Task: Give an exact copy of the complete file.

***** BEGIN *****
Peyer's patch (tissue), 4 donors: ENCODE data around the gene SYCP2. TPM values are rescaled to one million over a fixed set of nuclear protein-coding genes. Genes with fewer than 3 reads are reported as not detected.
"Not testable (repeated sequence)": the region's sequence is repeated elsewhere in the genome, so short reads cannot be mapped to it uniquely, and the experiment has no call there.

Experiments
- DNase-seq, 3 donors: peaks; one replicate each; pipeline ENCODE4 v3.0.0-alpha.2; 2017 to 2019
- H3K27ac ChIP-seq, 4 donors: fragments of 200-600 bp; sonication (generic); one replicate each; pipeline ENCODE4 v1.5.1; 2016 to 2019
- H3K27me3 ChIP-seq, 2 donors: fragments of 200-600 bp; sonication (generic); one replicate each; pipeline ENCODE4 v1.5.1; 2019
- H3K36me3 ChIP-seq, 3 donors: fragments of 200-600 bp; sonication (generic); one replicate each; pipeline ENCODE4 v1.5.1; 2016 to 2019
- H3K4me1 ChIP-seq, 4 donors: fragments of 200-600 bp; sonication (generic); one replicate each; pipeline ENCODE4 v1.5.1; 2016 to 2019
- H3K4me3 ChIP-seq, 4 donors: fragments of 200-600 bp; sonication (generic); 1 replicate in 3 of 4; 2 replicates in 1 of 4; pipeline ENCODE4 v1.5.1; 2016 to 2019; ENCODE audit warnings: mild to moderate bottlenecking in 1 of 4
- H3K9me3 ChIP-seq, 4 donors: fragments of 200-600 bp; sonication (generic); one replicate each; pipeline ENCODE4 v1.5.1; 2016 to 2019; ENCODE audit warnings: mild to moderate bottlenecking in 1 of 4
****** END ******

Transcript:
Peyer's patch (tissue), 4 donors: ENCODE data around the gene SYCP2. TPM values are rescaled to one million over a fixed set of nuclear protein-coding genes. Genes with fewer than 3 reads are reported as not detected.
"Not testable (repeated sequence)": the region's sequence is repeated elsewhere in the genome, so short reads cannot be mapped to it uniquely, and the experiment has no call there.

Experiments
- DNase-seq, 3 donors: peaks; one replicate each; pipeline ENCODE4 v3.0.0-alpha.2; 2017 to 2019
- H3K27ac ChIP-seq, 4 donors: fragments of 200-600 bp; sonication (generic); one replicate each; pipeline ENCODE4 v1.5.1; 2016 to 2019
- H3K27me3 ChIP-seq, 2 donors: fragments of 200-600 bp; sonication (generic); one replicate each; pipeline ENCODE4 v1.5.1; 2019
- H3K36me3 ChIP-seq, 3 donors: fragments of 200-600 bp; sonication (generic); one replicate each; pipeline ENCODE4 v1.5.1; 2016 to 2019
- H3K4me1 ChIP-seq, 4 donors: fragments of 200-600 bp; sonication (generic); one replicate each; pipeline ENCODE4 v1.5.1; 2016 to 2019
- H3K4me3 ChIP-seq, 4 donors: fragments of 200-600 bp; sonication (generic); 1 replicate in 3 of 4; 2 replicates in 1 of 4; pipeline ENCODE4 v1.5.1; 2016 to 2019; ENCODE audit warnings: mild to moderate bottlenecking in 1 of 4
- H3K9me3 ChIP-seq, 4 donors: fragments of 200-600 bp; sonication (generic); one replicate each; pipeline ENCODE4 v1.5.1; 2016 to 2019; ENCODE audit warnings: mild to moderate bottlenecking in 1 of 4